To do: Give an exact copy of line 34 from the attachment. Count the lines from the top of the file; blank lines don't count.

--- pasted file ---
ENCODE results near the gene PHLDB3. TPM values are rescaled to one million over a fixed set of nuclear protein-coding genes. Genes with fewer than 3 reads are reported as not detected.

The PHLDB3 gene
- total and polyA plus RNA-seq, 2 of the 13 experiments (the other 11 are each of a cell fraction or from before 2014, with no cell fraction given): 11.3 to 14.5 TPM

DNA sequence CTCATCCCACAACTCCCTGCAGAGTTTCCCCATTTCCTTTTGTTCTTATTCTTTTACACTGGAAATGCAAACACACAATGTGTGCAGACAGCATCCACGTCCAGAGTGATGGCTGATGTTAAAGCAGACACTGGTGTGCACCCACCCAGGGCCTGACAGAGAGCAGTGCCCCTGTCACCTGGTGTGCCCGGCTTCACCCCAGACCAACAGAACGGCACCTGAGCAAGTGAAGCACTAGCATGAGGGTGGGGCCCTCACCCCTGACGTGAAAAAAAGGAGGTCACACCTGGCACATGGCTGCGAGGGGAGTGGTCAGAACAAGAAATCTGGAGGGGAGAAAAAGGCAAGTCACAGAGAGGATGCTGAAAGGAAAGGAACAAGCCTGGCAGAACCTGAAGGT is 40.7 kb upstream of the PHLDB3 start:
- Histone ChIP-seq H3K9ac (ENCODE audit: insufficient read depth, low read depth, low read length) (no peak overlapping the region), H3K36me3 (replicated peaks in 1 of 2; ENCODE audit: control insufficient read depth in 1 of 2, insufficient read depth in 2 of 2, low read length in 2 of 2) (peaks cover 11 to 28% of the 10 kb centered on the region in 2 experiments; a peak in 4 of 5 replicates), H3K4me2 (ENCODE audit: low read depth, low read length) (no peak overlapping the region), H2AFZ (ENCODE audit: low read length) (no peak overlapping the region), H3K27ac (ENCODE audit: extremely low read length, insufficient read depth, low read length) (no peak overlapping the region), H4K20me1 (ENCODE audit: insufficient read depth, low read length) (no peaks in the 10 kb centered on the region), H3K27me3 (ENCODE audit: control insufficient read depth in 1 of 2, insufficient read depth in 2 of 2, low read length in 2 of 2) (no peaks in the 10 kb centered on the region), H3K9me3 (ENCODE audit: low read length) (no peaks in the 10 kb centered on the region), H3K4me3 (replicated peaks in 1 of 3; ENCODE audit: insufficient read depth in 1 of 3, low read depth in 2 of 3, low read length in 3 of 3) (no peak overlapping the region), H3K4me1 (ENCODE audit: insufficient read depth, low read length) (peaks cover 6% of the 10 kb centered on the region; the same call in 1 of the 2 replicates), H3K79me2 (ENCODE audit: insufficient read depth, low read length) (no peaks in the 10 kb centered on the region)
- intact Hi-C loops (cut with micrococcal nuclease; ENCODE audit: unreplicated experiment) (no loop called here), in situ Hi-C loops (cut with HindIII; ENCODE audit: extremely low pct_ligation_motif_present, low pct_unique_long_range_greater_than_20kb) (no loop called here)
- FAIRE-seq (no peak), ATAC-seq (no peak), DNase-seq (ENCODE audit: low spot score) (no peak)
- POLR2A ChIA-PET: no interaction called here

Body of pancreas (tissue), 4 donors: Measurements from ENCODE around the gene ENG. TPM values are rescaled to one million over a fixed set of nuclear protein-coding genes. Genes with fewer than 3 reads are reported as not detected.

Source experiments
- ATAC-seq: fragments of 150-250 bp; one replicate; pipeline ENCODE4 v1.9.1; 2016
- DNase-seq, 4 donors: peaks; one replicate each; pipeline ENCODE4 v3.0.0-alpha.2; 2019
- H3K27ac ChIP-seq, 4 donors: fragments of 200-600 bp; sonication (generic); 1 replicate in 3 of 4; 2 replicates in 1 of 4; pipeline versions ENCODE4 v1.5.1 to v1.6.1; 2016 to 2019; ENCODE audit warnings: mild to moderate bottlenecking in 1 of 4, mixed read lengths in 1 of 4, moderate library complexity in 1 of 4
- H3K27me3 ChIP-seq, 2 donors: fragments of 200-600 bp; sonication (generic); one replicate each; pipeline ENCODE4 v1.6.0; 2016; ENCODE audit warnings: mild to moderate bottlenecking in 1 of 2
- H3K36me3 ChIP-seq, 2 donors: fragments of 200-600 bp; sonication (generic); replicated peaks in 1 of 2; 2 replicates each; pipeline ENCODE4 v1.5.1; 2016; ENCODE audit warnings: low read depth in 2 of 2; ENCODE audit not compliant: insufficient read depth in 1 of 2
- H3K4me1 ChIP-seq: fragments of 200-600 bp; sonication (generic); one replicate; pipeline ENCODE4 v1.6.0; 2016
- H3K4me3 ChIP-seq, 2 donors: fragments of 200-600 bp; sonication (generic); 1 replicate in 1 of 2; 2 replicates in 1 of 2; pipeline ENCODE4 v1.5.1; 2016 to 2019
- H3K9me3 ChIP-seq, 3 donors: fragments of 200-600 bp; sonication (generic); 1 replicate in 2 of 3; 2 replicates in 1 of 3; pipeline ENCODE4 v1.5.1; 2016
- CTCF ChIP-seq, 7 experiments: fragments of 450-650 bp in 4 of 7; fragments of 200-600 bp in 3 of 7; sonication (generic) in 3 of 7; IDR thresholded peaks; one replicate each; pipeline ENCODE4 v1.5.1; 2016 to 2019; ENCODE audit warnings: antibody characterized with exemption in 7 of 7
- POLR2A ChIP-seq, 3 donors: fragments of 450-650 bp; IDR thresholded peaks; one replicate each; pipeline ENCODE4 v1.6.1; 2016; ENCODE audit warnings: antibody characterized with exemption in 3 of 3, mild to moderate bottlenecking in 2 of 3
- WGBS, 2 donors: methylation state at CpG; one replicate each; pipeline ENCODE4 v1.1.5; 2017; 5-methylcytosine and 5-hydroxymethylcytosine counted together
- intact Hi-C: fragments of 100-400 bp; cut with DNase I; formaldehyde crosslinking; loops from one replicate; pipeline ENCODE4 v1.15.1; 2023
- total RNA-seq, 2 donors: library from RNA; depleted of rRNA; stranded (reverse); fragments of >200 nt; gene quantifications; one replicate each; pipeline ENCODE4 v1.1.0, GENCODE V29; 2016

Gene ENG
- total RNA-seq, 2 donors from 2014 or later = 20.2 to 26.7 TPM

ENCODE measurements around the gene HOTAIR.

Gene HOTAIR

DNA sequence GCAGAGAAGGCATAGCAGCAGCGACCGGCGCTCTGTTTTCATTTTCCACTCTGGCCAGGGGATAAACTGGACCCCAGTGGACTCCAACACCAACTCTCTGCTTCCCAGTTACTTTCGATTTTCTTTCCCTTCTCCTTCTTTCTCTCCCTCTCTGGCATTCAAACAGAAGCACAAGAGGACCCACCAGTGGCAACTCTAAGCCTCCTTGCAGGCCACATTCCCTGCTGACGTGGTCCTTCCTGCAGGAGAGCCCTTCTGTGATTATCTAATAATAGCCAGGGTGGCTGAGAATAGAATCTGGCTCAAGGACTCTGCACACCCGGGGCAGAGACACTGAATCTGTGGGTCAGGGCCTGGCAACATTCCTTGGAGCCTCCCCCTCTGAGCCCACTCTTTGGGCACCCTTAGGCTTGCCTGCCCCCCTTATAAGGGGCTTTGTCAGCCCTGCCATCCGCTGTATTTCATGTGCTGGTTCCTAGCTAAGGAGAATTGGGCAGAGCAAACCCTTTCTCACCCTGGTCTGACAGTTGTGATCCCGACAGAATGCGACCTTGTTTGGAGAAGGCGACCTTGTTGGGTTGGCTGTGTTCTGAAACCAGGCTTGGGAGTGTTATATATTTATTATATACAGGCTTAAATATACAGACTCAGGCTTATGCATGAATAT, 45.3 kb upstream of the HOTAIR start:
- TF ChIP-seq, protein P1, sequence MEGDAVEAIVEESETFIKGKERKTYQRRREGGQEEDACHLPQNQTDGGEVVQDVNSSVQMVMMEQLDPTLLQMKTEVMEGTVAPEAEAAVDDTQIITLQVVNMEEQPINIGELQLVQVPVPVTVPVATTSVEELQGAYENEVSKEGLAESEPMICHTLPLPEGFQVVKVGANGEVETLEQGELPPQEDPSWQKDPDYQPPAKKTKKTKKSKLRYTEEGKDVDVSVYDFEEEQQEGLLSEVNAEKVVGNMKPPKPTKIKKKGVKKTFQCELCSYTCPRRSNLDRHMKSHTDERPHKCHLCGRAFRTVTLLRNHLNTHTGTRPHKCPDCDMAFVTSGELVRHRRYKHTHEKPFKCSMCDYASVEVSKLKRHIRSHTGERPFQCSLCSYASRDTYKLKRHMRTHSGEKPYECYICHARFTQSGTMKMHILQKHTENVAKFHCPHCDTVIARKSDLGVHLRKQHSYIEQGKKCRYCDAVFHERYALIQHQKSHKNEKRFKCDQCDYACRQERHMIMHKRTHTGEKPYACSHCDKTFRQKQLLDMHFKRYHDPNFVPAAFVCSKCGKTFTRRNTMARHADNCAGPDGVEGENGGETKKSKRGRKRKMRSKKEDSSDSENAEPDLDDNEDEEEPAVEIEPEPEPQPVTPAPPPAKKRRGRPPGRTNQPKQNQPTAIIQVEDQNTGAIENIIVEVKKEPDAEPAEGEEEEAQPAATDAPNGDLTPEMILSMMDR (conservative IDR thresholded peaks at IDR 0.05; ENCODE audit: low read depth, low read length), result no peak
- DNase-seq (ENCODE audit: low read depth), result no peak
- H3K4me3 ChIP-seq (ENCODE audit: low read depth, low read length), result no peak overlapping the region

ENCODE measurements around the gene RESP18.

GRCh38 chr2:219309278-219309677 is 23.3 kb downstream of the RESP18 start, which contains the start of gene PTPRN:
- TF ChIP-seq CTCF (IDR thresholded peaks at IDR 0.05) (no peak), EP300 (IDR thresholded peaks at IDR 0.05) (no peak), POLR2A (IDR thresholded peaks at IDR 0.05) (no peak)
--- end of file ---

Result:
- TF ChIP-seq CTCF (IDR thresholded peaks at IDR 0.05) (no peak), EP300 (IDR thresholded peaks at IDR 0.05) (no peak), POLR2A (IDR thresholded peaks at IDR 0.05) (no peak)